China Trip--Day 10
Dr. Ray PritchardDr. Ray Pritchard is the president of Keep Believing Ministries, in Internet-based ministry serving Christians in 225 countries. He is the author of 29 books, including Stealth Attack, Fire and Rain, Credo, The ABCs of Christmas, The Healing Power of Forgiveness, An Anchor for the Soul and Why Did This Happen to Me? Ray and Marlene, his wife of 43 years, have three sons-Josh, Mark and Nick, three daughters-in-law--Leah, Vanessa, and Sarah, and seven grandchildren. His hobbies include biking, surfing the Internet, and anything related to the Civil War.
- 2005 Jan 22
8 AM Mark, Josh and Nick took a taxi to Changping to pick up some of Josh's things that we're taking back with us.
10:17 AM Marlene, Alan and I are in a taxi heading to Tiananmen Square. This is the final place I wanted to visit on our trip to Beijing because it's the equivalent of our National Mall in Washington. Each year on National Day, over 1 million Chinese fill the massive square in a public celebration. Another gathering much remembered this week took place there in 1989.
12:22 PM We found the Square easily enough. It's directly across from the Forbidden City and flanked on two sides by the parliament and the National Museum. The Chairman Mao Memorial occupies the south side of the Square. His body rests in a crystal casket and people still file past to view his body, 29 years after his death. Unfortunately we didn't make it in time for the morning viewing and were gone by the time the memorial opened again in the afternoon. Police and various security guards were strategically stationed around the massive Square. We were among a few hundred people walking the vast area. Several tour guides stopped and offered their services, which we declined. Otherwise, everything was quiet and peaceful. It seemed like a typical Saturday in Beijing. We saw three people flying kites. We didn't see any political banners of any kind.
12:47 PM Every Westerner who visits Beijing should spend some time in the National Museum, especially the "Waxen Museum" because it is here that you will understand most clearly what lies at the heart of the government. The "Waxen Museum" contains two sections. The northern half combines wax figures of various ancient leaders, such as Confucius, with modern leaders such as Mao Tse-Tung and other Communist leaders. At a central point (situated so you can't miss it), you see life-size figures of Lenin, Marx and Engels, the fathers of the modern Communist movement. When you enter the southern half of the exhibit, you see wax figures of various Chinese doctors, lawyers, scientists, inventors, and other notable individuals. Nearly all of these were unknown to me. Go around the corner and you enter the room reserved for sports figures. In the middle are life-size figures of three great heroes--soccer star Pele, Michael Jordan, and Yao Ming, the Chinese star who plays for the Houston Rockets of the NBA. Then there are a number of Chinese Olympic medal winners. Turn the corner and you come to a row of wax figures who are definitely not Chinese. Exactly why they are there, I could not say. The first one was Charlie Chaplin. Then Marilyn Monroe, then Ingrid Bergman, then Picasso. Then Sir Isaac Newton (father of modern science and a fervent Christian), then Einstein. And guess who was the final person immortalized in wax? Bill Gates. Somehow it seems fitting. I would like to repeat that every visitor should come to the "Waxen Museum" and see it for yourself.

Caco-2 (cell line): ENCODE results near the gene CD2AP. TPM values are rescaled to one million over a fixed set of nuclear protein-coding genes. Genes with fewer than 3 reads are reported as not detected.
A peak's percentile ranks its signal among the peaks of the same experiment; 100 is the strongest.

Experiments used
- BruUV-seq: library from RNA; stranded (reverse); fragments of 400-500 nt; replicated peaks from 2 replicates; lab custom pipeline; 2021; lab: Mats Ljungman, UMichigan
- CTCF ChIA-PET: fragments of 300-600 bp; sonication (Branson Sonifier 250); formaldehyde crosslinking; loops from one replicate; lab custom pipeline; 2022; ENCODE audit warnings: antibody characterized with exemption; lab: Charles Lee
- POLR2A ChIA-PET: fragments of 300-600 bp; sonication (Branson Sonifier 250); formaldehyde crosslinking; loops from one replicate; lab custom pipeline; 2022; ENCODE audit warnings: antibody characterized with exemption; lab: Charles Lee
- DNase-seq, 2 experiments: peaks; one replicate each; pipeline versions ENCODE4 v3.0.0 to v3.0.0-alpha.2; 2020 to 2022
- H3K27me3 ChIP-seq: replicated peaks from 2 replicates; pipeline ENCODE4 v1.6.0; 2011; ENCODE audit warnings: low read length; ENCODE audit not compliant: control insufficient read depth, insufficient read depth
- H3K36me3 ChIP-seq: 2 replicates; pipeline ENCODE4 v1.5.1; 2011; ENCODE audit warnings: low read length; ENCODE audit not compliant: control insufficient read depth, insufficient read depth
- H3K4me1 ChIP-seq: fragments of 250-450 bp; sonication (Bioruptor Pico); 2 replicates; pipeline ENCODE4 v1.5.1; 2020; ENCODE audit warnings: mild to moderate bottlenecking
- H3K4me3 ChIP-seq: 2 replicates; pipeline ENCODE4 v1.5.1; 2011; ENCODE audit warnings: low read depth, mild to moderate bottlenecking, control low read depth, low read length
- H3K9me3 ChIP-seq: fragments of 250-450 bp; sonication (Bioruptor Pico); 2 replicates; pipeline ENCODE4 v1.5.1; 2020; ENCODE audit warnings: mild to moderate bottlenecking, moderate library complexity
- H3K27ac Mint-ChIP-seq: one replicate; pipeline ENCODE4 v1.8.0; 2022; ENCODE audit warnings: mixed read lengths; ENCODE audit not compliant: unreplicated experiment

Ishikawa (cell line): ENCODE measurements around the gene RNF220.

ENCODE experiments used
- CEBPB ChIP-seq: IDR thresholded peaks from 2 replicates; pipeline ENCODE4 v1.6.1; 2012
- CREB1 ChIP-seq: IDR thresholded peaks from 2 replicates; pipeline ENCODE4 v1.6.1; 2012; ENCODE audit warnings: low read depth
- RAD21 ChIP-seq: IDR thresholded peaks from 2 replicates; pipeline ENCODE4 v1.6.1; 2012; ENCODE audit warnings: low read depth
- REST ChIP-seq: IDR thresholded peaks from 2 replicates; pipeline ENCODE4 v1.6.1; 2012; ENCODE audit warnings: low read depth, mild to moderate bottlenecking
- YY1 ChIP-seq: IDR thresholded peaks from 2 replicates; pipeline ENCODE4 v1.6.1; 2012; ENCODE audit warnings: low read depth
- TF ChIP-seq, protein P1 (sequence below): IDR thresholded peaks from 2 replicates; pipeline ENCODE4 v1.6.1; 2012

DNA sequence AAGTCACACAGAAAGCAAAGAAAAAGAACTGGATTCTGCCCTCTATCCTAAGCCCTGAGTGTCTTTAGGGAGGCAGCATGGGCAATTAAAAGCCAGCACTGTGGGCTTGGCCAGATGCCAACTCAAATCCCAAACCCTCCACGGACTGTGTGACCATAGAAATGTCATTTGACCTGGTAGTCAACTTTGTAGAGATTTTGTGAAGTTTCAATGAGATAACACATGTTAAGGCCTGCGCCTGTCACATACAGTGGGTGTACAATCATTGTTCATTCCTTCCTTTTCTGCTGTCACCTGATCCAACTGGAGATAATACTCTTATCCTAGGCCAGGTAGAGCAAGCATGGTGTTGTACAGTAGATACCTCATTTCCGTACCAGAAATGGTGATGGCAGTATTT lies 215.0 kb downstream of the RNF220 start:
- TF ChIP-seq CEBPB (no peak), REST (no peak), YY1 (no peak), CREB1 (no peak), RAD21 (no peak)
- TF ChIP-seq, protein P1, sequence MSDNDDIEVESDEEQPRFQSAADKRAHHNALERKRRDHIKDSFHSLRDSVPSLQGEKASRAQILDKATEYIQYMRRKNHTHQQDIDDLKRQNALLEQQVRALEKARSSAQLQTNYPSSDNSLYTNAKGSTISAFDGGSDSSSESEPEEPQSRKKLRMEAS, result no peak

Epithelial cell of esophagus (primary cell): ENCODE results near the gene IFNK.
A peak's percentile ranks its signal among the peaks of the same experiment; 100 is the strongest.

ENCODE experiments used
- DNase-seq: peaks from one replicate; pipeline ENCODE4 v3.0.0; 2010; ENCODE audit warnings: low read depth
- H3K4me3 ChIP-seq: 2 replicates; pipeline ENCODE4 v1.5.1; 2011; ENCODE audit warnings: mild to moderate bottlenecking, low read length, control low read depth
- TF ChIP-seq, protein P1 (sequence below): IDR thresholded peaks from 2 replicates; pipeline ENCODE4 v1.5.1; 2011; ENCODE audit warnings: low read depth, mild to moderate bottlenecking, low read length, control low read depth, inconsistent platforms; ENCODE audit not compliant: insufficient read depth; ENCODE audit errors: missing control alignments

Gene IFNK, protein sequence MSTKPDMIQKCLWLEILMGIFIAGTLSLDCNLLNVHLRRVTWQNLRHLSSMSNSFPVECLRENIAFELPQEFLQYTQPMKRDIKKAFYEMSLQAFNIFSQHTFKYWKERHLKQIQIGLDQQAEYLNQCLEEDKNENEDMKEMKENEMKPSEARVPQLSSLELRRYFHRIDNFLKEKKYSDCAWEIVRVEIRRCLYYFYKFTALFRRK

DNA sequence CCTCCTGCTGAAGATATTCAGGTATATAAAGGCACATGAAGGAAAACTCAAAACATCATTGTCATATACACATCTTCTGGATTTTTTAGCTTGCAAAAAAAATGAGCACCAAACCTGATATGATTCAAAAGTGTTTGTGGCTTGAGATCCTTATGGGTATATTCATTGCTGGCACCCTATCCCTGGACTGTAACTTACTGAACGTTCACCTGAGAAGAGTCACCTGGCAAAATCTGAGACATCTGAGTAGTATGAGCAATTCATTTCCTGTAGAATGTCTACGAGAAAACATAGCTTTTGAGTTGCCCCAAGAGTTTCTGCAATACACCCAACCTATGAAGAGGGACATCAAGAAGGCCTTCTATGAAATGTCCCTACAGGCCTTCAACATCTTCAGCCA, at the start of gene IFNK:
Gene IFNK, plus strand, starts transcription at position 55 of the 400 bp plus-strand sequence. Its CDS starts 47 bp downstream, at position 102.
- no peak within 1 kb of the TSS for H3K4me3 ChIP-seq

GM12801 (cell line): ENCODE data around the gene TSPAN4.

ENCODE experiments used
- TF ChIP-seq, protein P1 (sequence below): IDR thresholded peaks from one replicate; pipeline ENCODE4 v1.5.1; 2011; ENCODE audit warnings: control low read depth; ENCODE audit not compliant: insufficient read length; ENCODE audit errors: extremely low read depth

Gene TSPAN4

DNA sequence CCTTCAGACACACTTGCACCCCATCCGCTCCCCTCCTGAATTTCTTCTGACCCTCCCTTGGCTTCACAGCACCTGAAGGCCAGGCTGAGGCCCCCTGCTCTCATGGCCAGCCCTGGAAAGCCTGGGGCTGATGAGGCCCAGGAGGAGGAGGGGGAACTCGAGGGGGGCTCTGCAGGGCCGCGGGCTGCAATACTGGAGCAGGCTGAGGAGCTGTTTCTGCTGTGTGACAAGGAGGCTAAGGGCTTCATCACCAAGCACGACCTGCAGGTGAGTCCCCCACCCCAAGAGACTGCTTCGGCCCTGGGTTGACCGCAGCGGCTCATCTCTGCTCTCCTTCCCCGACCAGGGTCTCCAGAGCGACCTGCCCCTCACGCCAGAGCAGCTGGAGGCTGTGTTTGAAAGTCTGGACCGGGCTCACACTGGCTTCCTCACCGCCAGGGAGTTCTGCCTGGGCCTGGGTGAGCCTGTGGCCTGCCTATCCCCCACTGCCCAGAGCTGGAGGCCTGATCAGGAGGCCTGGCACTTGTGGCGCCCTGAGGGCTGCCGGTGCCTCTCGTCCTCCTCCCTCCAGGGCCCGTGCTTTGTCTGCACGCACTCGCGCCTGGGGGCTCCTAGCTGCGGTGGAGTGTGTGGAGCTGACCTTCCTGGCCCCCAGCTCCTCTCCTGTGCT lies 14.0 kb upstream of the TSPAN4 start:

2:30 PM We're on our way back to the Mac Center. After the museum, we rode the subway to the Wang Fu Jing shopping district and had lunch at the "Hot Pot" restaurant where we ate a few days ago. I mention this simply because Josh isn't with us and we're feeling pretty good about our ability to make our way around Beijing on our own. Plus we have a little card in Chinese that tells taxi drivers how to find the Mac Center.
7:18 PM Tonight we're celebrating by having supper at the Shangri-La Hotel. The boys love the lavish buffet and it seems a good way to wrap up our time together. It's more expensive our other meals put together, but this is the last time we'll be together as a family until July so it's more than worth it.
8:45 PM Final plans, lots of talk, laughter, joking, counting up our money, making sure we have enough for the airport tax., figuring our how many taxis we'll need tomorrow, and so on. A good spirit prevails, that mix of gladness and sadness that comes as you end a journey together, knowing that soon we will be separated again. We fly to Chicago on Sunday and Josh flies to Bangkok on Monday and then to Calcutta on Tuesday.
9:32 PM Since this is our final night in Beijing, we're busily packing for the trip to the airport tomorrow afternoon. Right now there is heavy snow in Chicago. The storm front should be well to the east by the time we land in 36 hours, but we're keeping a close watch nonetheless.